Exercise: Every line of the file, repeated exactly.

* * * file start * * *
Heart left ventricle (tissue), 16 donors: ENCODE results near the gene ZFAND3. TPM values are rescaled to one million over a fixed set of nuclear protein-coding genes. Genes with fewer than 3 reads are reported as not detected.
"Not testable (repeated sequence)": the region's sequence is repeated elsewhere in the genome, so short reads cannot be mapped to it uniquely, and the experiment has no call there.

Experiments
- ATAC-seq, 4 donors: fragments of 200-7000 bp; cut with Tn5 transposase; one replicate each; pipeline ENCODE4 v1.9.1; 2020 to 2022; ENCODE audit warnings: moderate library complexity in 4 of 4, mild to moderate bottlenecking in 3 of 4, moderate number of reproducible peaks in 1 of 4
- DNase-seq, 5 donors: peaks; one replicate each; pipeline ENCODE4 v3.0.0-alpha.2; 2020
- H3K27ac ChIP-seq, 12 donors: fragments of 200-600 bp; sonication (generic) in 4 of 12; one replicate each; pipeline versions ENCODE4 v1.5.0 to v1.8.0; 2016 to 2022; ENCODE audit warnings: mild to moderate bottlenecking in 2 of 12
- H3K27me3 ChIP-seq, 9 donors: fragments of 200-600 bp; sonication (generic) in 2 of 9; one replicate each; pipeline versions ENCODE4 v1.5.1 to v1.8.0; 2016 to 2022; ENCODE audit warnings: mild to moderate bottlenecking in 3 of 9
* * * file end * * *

Heart left ventricle (tissue), 16 donors: ENCODE results near the gene ZFAND3. TPM values are rescaled to one million over a fixed set of nuclear protein-coding genes. Genes with fewer than 3 reads are reported as not detected.
"Not testable (repeated sequence)": the region's sequence is repeated elsewhere in the genome, so short reads cannot be mapped to it uniquely, and the experiment has no call there.

Experiments
- ATAC-seq, 4 donors: fragments of 200-7000 bp; cut with Tn5 transposase; one replicate each; pipeline ENCODE4 v1.9.1; 2020 to 2022; ENCODE audit warnings: moderate library complexity in 4 of 4, mild to moderate bottlenecking in 3 of 4, moderate number of reproducible peaks in 1 of 4
- DNase-seq, 5 donors: peaks; one replicate each; pipeline ENCODE4 v3.0.0-alpha.2; 2020
- H3K27ac ChIP-seq, 12 donors: fragments of 200-600 bp; sonication (generic) in 4 of 12; one replicate each; pipeline versions ENCODE4 v1.5.0 to v1.8.0; 2016 to 2022; ENCODE audit warnings: mild to moderate bottlenecking in 2 of 12
- H3K27me3 ChIP-seq, 9 donors: fragments of 200-600 bp; sonication (generic) in 2 of 9; one replicate each; pipeline versions ENCODE4 v1.5.1 to v1.8.0; 2016 to 2022; ENCODE audit warnings: mild to moderate bottlenecking in 3 of 9